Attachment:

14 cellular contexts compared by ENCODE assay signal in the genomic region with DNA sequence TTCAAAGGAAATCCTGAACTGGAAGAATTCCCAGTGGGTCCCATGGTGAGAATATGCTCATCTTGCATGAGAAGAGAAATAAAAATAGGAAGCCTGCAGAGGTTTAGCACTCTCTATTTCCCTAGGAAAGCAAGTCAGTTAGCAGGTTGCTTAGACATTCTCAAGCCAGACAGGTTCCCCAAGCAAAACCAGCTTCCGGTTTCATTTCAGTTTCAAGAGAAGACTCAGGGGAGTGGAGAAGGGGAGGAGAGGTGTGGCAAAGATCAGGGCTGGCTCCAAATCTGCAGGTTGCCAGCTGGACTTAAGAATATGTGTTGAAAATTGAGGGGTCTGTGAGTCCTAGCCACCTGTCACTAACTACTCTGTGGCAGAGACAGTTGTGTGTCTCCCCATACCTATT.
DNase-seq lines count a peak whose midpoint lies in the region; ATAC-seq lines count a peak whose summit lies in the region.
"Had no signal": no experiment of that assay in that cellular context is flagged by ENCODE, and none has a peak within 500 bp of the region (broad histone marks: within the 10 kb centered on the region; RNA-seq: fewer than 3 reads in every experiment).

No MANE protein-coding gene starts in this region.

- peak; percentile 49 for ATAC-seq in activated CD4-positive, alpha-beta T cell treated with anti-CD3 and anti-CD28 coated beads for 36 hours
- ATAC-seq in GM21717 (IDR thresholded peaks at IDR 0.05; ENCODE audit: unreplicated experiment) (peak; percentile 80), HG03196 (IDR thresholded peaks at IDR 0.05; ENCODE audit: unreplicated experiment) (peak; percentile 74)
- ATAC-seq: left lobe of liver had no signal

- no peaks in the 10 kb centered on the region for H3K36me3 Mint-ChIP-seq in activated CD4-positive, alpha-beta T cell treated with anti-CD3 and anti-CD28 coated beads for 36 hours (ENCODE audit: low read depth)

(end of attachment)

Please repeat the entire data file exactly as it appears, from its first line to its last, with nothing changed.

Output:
14 cellular contexts compared by ENCODE assay signal in the genomic region with DNA sequence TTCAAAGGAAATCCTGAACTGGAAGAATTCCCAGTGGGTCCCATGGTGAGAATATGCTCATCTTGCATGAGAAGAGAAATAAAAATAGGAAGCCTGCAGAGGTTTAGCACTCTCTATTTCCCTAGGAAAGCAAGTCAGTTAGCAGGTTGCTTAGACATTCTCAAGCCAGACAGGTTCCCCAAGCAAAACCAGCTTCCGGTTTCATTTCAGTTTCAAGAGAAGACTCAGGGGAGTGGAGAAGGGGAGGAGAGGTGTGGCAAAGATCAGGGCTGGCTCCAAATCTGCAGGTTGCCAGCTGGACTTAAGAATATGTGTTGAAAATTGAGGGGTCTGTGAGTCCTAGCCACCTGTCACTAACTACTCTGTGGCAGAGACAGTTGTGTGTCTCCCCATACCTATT.
DNase-seq lines count a peak whose midpoint lies in the region; ATAC-seq lines count a peak whose summit lies in the region.
"Had no signal": no experiment of that assay in that cellular context is flagged by ENCODE, and none has a peak within 500 bp of the region (broad histone marks: within the 10 kb centered on the region; RNA-seq: fewer than 3 reads in every experiment).

No MANE protein-coding gene starts in this region.

- peak; percentile 49 for ATAC-seq in activated CD4-positive, alpha-beta T cell treated with anti-CD3 and anti-CD28 coated beads for 36 hours
- ATAC-seq in GM21717 (IDR thresholded peaks at IDR 0.05; ENCODE audit: unreplicated experiment) (peak; percentile 80), HG03196 (IDR thresholded peaks at IDR 0.05; ENCODE audit: unreplicated experiment) (peak; percentile 74)
- ATAC-seq: left lobe of liver had no signal

- no peaks in the 10 kb centered on the region for H3K36me3 Mint-ChIP-seq in activated CD4-positive, alpha-beta T cell treated with anti-CD3 and anti-CD28 coated beads for 36 hours (ENCODE audit: low read depth)